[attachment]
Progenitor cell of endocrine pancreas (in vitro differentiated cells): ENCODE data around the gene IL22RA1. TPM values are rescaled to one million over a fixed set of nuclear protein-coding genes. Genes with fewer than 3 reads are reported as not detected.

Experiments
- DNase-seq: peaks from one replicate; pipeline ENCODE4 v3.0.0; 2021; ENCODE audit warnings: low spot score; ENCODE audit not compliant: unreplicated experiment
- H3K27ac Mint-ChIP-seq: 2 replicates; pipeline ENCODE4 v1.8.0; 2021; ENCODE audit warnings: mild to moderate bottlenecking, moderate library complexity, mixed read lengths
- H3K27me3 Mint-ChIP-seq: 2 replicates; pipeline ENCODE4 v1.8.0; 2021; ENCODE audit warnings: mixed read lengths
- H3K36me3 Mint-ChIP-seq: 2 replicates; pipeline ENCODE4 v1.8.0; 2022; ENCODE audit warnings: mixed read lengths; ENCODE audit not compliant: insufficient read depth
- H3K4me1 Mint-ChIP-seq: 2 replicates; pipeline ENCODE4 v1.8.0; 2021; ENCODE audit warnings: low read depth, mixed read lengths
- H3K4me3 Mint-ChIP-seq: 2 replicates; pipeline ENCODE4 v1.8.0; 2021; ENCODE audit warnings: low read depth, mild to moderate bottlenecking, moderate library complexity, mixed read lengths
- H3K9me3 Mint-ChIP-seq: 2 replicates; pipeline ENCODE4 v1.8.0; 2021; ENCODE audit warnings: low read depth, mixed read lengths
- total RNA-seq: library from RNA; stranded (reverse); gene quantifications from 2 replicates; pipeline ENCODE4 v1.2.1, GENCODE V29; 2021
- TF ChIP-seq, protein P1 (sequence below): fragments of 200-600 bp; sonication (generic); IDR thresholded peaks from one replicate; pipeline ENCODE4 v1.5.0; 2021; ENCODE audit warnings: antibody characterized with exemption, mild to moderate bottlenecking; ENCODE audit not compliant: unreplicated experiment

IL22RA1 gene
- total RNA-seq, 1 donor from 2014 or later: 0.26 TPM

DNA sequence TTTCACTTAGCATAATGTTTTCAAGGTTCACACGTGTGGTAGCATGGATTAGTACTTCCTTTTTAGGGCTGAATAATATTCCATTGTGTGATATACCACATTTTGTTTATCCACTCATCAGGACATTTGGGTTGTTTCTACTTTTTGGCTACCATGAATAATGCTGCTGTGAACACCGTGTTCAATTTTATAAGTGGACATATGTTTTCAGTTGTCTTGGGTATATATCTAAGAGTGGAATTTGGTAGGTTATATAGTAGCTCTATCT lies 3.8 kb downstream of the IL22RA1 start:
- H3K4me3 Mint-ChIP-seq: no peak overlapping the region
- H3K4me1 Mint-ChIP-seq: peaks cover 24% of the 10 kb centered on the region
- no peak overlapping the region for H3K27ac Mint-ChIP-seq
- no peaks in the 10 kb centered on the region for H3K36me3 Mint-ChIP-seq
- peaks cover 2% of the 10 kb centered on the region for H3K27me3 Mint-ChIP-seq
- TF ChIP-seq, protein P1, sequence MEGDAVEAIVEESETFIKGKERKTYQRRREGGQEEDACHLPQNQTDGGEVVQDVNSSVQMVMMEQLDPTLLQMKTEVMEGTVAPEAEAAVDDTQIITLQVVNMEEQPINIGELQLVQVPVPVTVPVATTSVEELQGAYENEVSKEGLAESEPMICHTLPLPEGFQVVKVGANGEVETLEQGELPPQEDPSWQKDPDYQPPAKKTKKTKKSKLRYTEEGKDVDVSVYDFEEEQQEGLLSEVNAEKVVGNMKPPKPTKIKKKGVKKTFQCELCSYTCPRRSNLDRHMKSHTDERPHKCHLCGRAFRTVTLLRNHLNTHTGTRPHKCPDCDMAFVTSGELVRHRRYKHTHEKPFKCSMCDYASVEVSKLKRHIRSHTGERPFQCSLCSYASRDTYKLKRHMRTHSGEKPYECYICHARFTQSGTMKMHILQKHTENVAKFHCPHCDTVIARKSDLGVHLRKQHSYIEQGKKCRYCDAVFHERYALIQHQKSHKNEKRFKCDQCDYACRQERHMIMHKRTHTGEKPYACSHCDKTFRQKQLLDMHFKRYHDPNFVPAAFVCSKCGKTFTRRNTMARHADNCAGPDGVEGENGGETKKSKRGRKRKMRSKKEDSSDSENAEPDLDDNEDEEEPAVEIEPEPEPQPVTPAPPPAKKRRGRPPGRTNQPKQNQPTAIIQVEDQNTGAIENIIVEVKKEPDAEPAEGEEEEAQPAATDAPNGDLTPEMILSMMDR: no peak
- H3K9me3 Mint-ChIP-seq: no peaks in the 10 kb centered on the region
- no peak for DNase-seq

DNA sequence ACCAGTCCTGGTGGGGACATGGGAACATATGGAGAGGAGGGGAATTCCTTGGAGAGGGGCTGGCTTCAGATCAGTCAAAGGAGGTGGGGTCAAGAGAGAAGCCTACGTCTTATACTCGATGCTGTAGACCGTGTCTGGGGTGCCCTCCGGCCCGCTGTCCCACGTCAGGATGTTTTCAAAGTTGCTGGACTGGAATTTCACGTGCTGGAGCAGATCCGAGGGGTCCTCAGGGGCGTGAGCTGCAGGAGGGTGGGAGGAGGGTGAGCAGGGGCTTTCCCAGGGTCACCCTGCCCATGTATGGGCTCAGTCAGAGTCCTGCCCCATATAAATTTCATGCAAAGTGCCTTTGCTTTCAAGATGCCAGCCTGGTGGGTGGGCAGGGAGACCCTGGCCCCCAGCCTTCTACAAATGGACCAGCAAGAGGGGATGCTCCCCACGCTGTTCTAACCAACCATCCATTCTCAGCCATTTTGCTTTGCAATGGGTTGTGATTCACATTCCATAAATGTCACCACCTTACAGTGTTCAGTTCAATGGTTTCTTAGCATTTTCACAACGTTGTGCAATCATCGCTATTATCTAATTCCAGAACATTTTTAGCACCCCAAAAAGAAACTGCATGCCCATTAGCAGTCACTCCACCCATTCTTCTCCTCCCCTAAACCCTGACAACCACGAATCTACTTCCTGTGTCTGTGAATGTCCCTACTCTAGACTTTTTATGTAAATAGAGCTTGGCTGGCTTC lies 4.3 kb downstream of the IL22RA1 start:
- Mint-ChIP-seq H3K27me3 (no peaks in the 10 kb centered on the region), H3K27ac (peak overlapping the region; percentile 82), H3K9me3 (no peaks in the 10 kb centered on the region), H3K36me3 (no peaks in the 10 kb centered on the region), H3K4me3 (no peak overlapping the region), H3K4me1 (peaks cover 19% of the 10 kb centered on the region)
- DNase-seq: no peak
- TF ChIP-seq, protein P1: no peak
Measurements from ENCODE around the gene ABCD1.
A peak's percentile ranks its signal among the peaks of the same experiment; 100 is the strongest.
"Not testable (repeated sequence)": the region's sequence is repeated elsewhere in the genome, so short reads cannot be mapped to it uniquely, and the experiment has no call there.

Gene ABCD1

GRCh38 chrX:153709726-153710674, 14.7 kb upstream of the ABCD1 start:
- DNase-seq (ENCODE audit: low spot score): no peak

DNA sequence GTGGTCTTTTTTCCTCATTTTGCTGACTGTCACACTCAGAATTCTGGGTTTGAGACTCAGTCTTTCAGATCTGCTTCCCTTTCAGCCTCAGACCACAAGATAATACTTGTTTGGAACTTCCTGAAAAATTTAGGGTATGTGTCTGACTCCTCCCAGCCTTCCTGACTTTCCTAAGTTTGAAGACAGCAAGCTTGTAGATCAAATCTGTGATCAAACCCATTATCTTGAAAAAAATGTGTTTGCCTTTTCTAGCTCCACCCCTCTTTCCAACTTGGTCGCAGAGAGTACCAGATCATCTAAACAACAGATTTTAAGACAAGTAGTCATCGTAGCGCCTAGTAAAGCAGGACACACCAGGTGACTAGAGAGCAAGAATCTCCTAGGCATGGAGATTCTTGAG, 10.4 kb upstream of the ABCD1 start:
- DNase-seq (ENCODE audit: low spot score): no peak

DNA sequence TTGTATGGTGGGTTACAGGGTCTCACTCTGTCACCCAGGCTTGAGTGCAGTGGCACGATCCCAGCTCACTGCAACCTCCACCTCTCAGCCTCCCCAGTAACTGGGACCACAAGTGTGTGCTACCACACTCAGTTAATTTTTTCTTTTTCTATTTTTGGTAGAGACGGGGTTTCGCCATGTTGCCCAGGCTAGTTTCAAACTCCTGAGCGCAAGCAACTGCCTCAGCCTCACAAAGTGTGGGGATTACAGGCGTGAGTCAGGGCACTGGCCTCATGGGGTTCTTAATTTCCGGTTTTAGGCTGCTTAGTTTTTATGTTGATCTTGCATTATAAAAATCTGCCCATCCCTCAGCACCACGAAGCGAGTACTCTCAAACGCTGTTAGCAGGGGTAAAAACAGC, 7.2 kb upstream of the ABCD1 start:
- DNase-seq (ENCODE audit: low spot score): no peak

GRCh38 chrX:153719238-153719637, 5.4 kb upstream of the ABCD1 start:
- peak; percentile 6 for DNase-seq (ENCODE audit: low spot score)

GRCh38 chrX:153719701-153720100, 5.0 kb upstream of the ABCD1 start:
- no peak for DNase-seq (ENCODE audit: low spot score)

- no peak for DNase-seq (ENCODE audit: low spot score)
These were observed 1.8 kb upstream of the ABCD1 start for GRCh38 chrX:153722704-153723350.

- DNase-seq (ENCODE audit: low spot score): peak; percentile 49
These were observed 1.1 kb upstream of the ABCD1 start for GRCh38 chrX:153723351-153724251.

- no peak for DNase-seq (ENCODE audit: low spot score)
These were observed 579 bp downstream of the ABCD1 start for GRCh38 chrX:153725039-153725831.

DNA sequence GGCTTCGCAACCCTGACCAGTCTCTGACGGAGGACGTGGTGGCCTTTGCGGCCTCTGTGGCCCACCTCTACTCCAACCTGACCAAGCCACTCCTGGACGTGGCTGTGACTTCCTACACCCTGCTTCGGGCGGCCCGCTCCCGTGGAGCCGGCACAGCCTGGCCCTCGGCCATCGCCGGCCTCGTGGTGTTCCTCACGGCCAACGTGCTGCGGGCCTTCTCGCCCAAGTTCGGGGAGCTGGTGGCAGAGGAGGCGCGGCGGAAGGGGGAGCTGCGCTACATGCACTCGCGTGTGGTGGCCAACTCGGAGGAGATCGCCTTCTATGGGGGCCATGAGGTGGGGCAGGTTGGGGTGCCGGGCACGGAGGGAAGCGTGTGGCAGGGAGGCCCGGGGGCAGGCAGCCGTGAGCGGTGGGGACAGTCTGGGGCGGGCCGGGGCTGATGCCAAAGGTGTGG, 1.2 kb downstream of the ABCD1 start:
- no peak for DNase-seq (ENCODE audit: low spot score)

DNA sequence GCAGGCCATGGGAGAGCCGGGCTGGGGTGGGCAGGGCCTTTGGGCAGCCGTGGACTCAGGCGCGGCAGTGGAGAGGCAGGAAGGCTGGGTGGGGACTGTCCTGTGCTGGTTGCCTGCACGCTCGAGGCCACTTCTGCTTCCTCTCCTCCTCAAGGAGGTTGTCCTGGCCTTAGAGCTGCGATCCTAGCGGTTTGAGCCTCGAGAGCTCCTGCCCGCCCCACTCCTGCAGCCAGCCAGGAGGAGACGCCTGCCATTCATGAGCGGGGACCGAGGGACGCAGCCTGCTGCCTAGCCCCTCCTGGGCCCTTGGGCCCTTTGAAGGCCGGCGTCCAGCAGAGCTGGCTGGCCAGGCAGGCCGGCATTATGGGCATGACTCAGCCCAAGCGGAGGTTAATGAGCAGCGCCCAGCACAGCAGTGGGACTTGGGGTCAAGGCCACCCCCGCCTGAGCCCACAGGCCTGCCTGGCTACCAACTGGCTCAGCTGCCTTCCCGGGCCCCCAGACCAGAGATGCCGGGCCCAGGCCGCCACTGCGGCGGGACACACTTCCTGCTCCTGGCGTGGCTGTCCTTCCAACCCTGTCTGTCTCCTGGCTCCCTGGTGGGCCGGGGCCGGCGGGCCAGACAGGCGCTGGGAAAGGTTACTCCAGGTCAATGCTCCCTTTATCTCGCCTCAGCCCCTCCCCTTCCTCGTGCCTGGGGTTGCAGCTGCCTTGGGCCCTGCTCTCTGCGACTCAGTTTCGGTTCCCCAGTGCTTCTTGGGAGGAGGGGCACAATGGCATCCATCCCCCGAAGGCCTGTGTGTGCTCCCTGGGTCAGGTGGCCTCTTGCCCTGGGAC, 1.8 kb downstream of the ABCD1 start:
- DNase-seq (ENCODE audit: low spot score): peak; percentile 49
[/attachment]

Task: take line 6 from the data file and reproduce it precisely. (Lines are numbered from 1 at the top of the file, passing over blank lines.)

- H3K36me3 Mint-ChIP-seq: 2 replicates; pipeline ENCODE4 v1.8.0; 2022; ENCODE audit warnings: mixed read lengths; ENCODE audit not compliant: insufficient read depth